How the Dragon Boat Festival's origin story helps keep local heritage alive

How the Dragon Boat Festival's origin story helps keep local heritage alive

A musical show blended two traditional tales to teach the legend of Tuen Ng to those who might not know it

When we think about the Dragon Boat Festival, most of us think of dragon boat races, zongzi (stuffed glutinous rice dumplings wrapped in bamboo leaves), and the beating of the drums during the races themselves. What many people don’t spend much time thinking about is the origin tale of the festival itself.

On May 28, performing arts group Premiere Performances of Hong Kong put on The Beat of the Dragon Boat. This musical performance was an original reinterpretation of the Dragon Boat Festival tale, and blended the traditional legend of poet and minister Qu Yuen with another story about the Dragon King.

The programme featured chamber music performed by six musicians – Born Lau, Juliana Beckel, Mai Wai-him, Mark Lung, Masami Nagai, and Yang Sin-yu – playing Chinese and Western instruments, as well as a story told in English and Cantonese by Gregory Rivers.

Young Post talked to writer Christina Matula-Häkli and composer Alexis Alrich to learn more about the melding of the two Chinese folk tales, and how important music was in the performance.


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“I knew about dragon boat racing, and we ate zongzi at home, but I didn’t know they had anything to do with each other,” the half-Chinese, half-Hungarian Matula-Häkli said.

Matula-Häkli grew up in Canada, and didn’t much about Chinese festivals, or their origins. Her fascination with them began in 2007 when she studied Putonghua, and four years ago, she began “tinkering around with different legends and stories”.

“Generally Chinese stories don’t have happy endings,” Matula-Häkli said, and it’s no different in the Dragon Boat Festival story.

In short, a minister called Qu Yuan, is wrongly accused of treason by his king, and is exiled. During his exile, he writes lots of poems. When the state is invaded and conquered by another state, Qu Yuan jumps into a river and dies. When the local people heard of his death, they were very sad and tried unsuccessfully to find his body. To stop the fish from eating his body, the people threw lumps of rice into the river, hit the water with their paddles, and beat drums to scare evil spirits away.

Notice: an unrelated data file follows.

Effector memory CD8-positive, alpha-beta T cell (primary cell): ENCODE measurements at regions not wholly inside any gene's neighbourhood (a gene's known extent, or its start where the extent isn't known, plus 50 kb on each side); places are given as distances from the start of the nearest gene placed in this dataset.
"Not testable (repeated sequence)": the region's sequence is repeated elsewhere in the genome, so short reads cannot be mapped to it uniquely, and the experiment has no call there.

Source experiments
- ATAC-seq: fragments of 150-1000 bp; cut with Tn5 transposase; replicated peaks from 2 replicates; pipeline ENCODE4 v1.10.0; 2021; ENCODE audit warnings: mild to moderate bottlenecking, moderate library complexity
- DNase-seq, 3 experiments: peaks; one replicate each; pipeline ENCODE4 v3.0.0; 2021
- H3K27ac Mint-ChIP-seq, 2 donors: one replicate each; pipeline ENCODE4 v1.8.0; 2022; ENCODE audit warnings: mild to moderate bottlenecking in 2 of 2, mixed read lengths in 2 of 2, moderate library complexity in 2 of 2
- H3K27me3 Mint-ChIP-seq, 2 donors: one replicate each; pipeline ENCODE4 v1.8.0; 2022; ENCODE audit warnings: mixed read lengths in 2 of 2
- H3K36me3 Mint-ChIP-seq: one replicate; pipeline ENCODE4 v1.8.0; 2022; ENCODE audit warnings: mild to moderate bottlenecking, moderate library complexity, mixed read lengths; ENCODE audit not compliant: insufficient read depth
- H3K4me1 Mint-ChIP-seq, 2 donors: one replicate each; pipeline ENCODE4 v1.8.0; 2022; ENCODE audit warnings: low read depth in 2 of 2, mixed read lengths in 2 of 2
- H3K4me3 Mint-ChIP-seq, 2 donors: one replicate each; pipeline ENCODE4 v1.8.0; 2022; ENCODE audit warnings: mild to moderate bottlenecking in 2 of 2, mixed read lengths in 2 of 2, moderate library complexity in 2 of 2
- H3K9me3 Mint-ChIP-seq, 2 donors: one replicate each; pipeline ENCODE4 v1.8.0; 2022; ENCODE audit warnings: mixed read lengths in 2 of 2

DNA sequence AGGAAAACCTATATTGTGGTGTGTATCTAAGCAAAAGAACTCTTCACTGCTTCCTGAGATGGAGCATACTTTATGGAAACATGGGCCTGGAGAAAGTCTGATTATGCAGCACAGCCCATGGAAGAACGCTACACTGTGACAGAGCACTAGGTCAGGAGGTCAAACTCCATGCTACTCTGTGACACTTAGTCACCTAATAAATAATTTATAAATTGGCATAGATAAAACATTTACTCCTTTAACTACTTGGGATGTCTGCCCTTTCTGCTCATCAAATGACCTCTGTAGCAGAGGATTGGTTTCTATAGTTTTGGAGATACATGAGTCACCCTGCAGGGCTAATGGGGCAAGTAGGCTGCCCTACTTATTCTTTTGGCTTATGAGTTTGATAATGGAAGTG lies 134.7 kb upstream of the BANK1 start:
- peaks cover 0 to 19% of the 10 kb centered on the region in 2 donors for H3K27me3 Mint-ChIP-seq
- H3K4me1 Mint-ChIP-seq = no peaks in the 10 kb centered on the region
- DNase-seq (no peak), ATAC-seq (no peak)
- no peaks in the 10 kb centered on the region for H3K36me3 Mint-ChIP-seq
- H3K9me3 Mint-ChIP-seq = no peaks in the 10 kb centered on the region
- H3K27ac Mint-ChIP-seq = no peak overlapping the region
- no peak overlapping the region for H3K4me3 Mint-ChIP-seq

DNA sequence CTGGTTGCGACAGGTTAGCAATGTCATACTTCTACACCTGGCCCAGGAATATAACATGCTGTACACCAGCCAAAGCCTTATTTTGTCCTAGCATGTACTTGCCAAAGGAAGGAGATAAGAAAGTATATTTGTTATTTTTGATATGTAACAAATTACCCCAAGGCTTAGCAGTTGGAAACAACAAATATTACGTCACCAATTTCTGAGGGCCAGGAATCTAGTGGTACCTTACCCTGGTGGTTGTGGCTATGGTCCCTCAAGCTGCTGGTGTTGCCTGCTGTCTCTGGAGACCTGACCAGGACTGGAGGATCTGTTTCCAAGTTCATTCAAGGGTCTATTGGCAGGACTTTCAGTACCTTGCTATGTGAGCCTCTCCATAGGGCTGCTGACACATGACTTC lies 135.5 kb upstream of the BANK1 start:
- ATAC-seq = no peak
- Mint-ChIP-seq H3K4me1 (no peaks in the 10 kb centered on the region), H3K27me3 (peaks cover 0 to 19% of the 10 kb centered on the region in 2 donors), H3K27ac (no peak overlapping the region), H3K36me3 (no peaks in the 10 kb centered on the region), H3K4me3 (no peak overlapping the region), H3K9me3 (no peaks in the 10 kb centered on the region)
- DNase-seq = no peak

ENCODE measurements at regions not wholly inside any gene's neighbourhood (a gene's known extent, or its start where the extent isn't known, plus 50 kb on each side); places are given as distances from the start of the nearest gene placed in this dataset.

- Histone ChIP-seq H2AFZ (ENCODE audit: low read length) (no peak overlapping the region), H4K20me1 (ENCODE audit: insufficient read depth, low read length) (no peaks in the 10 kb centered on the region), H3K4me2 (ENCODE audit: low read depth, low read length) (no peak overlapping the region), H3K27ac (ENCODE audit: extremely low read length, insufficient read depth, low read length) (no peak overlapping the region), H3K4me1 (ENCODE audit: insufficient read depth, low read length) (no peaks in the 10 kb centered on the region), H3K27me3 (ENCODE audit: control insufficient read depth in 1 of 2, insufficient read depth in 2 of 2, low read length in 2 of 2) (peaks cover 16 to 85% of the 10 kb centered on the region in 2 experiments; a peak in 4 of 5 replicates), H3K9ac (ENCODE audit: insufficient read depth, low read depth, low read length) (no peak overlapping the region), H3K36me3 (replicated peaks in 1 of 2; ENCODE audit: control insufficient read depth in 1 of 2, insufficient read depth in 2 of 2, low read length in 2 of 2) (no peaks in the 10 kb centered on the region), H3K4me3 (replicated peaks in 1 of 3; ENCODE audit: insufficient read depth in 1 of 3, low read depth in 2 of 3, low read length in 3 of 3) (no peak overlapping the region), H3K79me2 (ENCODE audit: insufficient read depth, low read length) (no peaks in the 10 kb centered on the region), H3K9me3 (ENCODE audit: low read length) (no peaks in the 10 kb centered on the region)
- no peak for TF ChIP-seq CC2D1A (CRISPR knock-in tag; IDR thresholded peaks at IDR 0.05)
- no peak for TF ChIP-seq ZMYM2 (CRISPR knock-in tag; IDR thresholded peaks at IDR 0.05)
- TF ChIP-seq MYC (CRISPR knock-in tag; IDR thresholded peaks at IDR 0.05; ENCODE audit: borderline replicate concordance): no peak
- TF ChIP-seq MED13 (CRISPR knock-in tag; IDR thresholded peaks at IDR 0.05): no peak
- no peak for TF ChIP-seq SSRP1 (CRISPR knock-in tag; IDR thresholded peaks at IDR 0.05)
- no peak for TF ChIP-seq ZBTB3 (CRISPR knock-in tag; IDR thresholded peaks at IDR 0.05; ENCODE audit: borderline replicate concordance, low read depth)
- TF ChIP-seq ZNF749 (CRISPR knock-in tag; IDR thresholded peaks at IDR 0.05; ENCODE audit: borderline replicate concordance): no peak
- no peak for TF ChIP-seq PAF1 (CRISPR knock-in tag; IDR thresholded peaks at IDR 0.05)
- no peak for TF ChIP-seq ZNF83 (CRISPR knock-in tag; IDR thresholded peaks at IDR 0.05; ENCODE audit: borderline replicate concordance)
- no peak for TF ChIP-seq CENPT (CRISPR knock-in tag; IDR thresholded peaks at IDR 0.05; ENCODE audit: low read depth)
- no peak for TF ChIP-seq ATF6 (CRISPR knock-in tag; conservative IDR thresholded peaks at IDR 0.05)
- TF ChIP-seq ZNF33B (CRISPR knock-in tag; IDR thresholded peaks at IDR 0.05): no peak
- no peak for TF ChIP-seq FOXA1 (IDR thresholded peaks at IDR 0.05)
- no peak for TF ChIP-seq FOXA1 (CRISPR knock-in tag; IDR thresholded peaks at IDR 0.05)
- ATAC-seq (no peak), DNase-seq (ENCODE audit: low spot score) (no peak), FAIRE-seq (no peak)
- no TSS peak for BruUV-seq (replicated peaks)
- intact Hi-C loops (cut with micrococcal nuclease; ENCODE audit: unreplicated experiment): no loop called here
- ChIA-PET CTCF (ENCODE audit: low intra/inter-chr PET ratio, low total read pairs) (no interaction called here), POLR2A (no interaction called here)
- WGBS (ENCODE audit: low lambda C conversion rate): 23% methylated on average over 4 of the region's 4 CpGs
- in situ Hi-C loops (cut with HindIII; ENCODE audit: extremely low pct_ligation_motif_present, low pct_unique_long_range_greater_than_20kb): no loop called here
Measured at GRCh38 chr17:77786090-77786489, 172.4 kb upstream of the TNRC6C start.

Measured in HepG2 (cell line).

It’s pretty heavy stuff, and Matula-Häkli wanted to make it lighter for her audience – while still remaining somewhat true to the original tale.

She decided to weave into the tale a story about the Dragon King – the Chinese god of water and weather, to whom villagers in their boats beat their drums to as they ask for rain.


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In her adaptation, Qu Yuen and the Dragon King became friends and, after the poet’s death, the Dragon King makes Qu Yuan’s spirit the guardian dragon of the river he died in.

Two of Qu Yuan’s famous poems – The Lament and Heavenly Questions – were incorporated into the story, and are delivered in song by Rivers.

“When we’re introduced to Qu Yuan in the story, [a double] bass is used,” said Alrich. “You don’t hear bass used solo very much, as they’re usually used as a kind of percussion [accompaniment].”

(L-R) Andrea Fessler, Alexis Alrich, and Christina Matula-Häkli had much to say about The Beat of The Dragon Boat.
Photo: Nicola Chan/SCMP

Alrich, who has a background in classical Western music but who has also been exposed to Asian music throughout her musical career, knew she wanted a sort of lyrical solo (with the double bass and the viola), to produce a voice that “sounded a bit trapped”, to represent Qu Yuan.

The Dragon King, Alrich said, had to be represented by a suona – a double-reeded horn from northern China.

“[A suona] used to be used in battles to frighten off the enemy, because it has such a powerful sound,” she said, before adding that wild, booming sound was exactly what she needed for the Dragon King.

Alrich added that music makes a story come to life, and in The Beat of the Dragon Boat its presence meant the audience could feel how Qu Yuan’s sadness affected him.


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Kris Wong, an 11-year-old in the audience, said the performance was cleverly presented.

“I haven’t seen anything like it before – the story was divided into sections, followed by a piece of music. Normally, a whole story is told before the musical bit begins, or you have the music first before the story,” Kris said.

The Beat of the Dragon Boat is the second collaboration between Alrich and Matula-Häkli. The pair have previously worked on The Shadow in the Moon, an reinterpretation of the traditional Chinese story of Chang E, the Chinese goddess of the moon.

The musical performance took place two days before the Dragon Boat Festival itself.
Photo: Cheung Chi Wai

Andrea Fessler, the executive director of Premiere Performances, said she hoped to introduce The Beat of the Dragon Boat to organisations on the mainland or the US that have a “sizable Chinese community and musicians”, as she thinks the tale has universal appeal.

Matula-Häkli said this would have been a great way for her to get in touch with a part of her culture that she didn’t know much about when she was growing up.

”Learning about festivals and cultures is a great way to keep in touch with your heritage,” she said.

Edited by Ginny Wong

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